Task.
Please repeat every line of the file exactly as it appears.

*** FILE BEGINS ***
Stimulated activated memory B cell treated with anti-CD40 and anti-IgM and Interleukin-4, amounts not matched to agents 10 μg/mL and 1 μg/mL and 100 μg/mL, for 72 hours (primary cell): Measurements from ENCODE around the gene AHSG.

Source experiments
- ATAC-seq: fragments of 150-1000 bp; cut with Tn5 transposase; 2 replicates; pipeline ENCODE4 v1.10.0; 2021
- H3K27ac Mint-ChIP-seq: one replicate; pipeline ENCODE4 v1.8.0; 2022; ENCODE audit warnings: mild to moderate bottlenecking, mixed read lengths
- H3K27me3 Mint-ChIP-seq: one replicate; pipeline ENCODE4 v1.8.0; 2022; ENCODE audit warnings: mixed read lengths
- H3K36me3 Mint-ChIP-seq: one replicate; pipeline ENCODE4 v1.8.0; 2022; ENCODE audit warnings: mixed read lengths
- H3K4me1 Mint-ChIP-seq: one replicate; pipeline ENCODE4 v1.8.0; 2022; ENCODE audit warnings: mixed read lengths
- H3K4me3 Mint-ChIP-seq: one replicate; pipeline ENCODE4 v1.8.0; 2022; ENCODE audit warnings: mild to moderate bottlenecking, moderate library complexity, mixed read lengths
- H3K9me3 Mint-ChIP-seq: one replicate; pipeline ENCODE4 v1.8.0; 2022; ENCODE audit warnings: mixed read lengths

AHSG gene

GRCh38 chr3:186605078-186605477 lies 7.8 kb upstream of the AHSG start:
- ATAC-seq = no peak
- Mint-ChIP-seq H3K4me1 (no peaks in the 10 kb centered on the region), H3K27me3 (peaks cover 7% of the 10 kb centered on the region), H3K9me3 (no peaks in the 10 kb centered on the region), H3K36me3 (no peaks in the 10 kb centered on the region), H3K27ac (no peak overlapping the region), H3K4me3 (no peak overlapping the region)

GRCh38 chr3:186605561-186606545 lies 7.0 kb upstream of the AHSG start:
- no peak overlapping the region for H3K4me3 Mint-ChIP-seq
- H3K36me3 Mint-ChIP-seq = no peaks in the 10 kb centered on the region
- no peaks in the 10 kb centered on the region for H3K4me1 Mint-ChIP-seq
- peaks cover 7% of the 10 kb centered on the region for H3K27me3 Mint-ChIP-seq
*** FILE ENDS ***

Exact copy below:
Stimulated activated memory B cell treated with anti-CD40 and anti-IgM and Interleukin-4, amounts not matched to agents 10 μg/mL and 1 μg/mL and 100 μg/mL, for 72 hours (primary cell): Measurements from ENCODE around the gene AHSG.

Source experiments
- ATAC-seq: fragments of 150-1000 bp; cut with Tn5 transposase; 2 replicates; pipeline ENCODE4 v1.10.0; 2021
- H3K27ac Mint-ChIP-seq: one replicate; pipeline ENCODE4 v1.8.0; 2022; ENCODE audit warnings: mild to moderate bottlenecking, mixed read lengths
- H3K27me3 Mint-ChIP-seq: one replicate; pipeline ENCODE4 v1.8.0; 2022; ENCODE audit warnings: mixed read lengths
- H3K36me3 Mint-ChIP-seq: one replicate; pipeline ENCODE4 v1.8.0; 2022; ENCODE audit warnings: mixed read lengths
- H3K4me1 Mint-ChIP-seq: one replicate; pipeline ENCODE4 v1.8.0; 2022; ENCODE audit warnings: mixed read lengths
- H3K4me3 Mint-ChIP-seq: one replicate; pipeline ENCODE4 v1.8.0; 2022; ENCODE audit warnings: mild to moderate bottlenecking, moderate library complexity, mixed read lengths
- H3K9me3 Mint-ChIP-seq: one replicate; pipeline ENCODE4 v1.8.0; 2022; ENCODE audit warnings: mixed read lengths

AHSG gene

GRCh38 chr3:186605078-186605477 lies 7.8 kb upstream of the AHSG start:
- ATAC-seq = no peak
- Mint-ChIP-seq H3K4me1 (no peaks in the 10 kb centered on the region), H3K27me3 (peaks cover 7% of the 10 kb centered on the region), H3K9me3 (no peaks in the 10 kb centered on the region), H3K36me3 (no peaks in the 10 kb centered on the region), H3K27ac (no peak overlapping the region), H3K4me3 (no peak overlapping the region)

GRCh38 chr3:186605561-186606545 lies 7.0 kb upstream of the AHSG start:
- no peak overlapping the region for H3K4me3 Mint-ChIP-seq
- H3K36me3 Mint-ChIP-seq = no peaks in the 10 kb centered on the region
- no peaks in the 10 kb centered on the region for H3K4me1 Mint-ChIP-seq
- peaks cover 7% of the 10 kb centered on the region for H3K27me3 Mint-ChIP-seq